Your clients — first-time homebuyers — have found the home of their dreams. They have no clue about the inspection process. If you are on the fence about whether or not you should attend the inspection, or if they are uncomfortable with your agency suggesting a home inspection service, offer them these tips for what to do before hiring a home inspector, as suggested to Huffington Post contributor Laura McHolm by Toby Deming of Associated Master Inspectors:

1. Experience & Location: Your first question should be how long the inspector has been working as a full-time home inspector in your region. According to Deming, the most critical factors when selecting a home inspector are the number of years they have experience in the business and their experience in the region in which you are buying a home. “Home inspecting is a trade that requires real-time on the job to be one of the best,” he said.

2. Education: Be sure to check their education. There are some national schools for home inspection, but many home inspectors come from an engineering or general contractor background. Deming suggested using an inspector who has knowledge of home construction.

3. Association: Active membership in a regional or national home inspectors association demonstrates they are staying on the cutting edge of the industry, according to Deming. The American Society of Home Inspectors (ASHI) is a national association that requires inspectors to fulfill at least 250 paid inspections to become a full member in addition to passing a more demanding and intensive written examination than most states require for licensing.

4. Use Friends & Family: According to Deming, the popular review sites for other home services is not an ideal place to find a home inspector. “The folks posting reviews usually just had their home inspection completed,” he said. “They don’t know what defect might be hiding in their new home that was overlooked by their home inspector.”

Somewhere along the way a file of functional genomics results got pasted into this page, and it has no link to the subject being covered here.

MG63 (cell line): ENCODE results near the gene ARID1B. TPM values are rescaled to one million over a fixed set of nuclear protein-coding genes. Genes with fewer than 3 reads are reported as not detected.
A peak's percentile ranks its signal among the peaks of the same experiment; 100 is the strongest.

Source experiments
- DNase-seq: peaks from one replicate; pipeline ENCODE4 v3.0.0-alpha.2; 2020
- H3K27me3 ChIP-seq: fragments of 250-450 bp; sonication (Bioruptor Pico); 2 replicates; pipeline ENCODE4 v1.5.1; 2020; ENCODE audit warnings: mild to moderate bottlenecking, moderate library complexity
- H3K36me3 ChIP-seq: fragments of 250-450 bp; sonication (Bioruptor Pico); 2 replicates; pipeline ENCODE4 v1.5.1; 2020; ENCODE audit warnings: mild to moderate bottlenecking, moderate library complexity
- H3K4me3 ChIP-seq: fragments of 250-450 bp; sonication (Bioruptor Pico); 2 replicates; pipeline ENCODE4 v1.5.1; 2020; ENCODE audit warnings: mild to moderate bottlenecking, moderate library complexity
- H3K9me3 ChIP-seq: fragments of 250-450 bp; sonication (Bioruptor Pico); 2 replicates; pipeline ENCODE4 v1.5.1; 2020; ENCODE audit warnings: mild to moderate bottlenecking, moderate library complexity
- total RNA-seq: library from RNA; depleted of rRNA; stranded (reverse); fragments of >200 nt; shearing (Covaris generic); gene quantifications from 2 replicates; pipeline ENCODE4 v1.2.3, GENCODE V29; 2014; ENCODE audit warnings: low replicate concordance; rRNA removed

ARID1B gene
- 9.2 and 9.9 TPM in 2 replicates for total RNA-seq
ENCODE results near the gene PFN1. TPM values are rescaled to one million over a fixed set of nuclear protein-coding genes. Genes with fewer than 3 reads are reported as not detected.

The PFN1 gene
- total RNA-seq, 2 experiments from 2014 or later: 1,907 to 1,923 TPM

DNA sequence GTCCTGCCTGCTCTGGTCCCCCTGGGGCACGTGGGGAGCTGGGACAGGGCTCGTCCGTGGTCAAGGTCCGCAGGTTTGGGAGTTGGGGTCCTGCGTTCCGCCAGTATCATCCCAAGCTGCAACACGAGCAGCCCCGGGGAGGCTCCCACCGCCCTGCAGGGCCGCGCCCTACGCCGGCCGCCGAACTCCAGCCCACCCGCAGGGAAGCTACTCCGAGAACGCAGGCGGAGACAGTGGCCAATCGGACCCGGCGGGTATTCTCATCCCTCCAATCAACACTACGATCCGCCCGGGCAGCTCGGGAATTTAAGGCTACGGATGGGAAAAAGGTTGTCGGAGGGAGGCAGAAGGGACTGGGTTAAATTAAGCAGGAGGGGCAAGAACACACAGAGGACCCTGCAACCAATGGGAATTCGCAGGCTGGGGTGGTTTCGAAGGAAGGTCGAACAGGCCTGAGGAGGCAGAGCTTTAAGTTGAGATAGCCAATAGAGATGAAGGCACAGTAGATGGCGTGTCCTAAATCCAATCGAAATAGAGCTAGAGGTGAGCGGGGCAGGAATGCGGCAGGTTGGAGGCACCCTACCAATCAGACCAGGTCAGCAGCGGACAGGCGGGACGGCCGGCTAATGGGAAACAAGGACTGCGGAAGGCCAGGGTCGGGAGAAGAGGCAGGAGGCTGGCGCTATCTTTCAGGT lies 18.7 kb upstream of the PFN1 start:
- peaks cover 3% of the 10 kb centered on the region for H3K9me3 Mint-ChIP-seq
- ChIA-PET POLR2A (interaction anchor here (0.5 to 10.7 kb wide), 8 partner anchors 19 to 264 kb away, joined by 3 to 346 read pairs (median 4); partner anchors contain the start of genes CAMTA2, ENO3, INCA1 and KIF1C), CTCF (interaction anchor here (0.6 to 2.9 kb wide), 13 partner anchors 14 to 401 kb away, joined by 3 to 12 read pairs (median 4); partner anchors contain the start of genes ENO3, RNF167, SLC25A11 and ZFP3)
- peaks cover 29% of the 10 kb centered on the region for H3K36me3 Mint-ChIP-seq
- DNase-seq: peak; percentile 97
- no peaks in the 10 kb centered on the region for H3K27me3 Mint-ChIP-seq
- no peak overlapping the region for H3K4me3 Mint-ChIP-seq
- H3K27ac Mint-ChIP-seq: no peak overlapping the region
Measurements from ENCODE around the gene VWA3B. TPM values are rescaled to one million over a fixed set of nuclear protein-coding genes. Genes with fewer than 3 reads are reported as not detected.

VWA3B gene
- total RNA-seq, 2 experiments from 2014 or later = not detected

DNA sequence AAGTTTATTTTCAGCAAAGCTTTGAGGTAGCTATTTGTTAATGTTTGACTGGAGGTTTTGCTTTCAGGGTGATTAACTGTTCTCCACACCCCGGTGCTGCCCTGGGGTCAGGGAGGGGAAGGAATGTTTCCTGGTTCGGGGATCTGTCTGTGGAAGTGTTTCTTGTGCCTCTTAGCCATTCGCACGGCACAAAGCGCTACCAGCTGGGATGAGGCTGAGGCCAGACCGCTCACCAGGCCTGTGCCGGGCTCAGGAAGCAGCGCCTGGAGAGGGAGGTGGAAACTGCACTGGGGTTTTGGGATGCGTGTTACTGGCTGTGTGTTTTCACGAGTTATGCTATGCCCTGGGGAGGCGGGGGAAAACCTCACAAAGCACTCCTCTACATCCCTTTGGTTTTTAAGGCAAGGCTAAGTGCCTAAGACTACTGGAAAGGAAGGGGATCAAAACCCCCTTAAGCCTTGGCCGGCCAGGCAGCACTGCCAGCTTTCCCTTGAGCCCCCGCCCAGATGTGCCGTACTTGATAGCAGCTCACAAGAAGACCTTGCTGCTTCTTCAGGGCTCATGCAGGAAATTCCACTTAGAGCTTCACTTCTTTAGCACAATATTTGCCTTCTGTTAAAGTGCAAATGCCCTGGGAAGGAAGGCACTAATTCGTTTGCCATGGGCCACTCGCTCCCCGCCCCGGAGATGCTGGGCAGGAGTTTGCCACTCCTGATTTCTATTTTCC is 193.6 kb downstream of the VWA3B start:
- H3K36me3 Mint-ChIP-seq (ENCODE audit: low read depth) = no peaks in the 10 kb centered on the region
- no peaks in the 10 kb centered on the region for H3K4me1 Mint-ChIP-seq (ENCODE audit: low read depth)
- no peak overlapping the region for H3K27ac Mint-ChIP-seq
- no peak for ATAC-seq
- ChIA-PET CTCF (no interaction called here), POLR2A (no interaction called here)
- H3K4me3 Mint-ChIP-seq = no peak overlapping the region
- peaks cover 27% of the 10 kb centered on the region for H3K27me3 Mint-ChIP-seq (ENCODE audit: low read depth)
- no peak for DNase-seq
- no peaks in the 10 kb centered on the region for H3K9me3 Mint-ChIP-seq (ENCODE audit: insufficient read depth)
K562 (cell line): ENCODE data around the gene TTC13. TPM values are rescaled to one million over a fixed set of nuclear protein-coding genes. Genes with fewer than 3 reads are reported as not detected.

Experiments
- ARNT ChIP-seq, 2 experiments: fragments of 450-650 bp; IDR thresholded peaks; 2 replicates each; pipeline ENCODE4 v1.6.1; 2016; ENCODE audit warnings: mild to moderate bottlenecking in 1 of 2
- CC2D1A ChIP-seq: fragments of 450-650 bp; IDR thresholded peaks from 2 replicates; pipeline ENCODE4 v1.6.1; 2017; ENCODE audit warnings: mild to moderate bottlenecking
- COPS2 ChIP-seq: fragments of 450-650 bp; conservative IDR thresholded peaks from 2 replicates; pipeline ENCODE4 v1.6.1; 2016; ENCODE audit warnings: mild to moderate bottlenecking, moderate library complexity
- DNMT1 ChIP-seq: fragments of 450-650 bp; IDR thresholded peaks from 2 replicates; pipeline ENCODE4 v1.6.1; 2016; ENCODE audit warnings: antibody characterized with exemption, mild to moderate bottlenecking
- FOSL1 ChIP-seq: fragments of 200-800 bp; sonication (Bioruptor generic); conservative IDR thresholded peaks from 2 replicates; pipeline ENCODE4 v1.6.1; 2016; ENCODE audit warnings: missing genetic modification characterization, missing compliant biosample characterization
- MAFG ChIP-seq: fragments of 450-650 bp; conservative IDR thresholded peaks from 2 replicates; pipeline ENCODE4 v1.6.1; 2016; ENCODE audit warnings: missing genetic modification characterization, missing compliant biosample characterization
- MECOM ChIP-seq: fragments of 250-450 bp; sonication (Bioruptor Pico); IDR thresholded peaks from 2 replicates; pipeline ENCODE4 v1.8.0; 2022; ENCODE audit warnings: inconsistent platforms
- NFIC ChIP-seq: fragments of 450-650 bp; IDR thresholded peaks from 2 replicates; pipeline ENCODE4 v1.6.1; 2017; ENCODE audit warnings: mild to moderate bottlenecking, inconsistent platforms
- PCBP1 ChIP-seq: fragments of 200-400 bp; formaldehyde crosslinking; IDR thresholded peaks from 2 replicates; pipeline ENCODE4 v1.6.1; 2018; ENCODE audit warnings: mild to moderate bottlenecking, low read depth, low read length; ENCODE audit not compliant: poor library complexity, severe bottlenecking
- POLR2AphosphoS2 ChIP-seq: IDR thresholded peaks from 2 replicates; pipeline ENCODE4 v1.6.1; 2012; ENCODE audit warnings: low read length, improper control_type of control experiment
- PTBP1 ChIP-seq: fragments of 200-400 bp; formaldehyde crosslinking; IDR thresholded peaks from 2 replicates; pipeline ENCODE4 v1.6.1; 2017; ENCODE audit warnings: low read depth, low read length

Instead, Deming said to ask friends and family who have used a home inspector in the past few years to provide a recommendation. “They will have lived in their home, and will have had time to discover if any items were overlooked,” he said.

5. One Trade: Don’t hire someone who also works on and repairs the homes they inspect. According to Deming, most states don’t allow home inspectors to work on homes they inspect because it’s viewed as a conflict of interest.

6. Licensed: Because home inspector licenses vary by state, Deming suggested you check what your state requires of a home inspector to ensure they are properly credentialed.

7. Insurance: Deming suggested you not let Error and Omissions insurance affect your decision. According to Deming, even if a home inspector offers this insurance, there are still a lot of time, trouble, and legal processes you will have to go through if a problem arises.

8. Personality Check: Make sure the home inspectors you interview have communication skills and a personality that jibes with yours. The ability to communicate well is a must, so if you are getting the sense that it’s going to be difficult to interact with this individual, Deming suggests you move on.

9. Sample report: The last tip is to review a sample report. Is it easy to read and follow? On the sample, does the inspector make the hard call, or does he continually defer to an expert? You are paying for his opinion, Deming noted. He should provide you with an educated assessment and detailed inspection.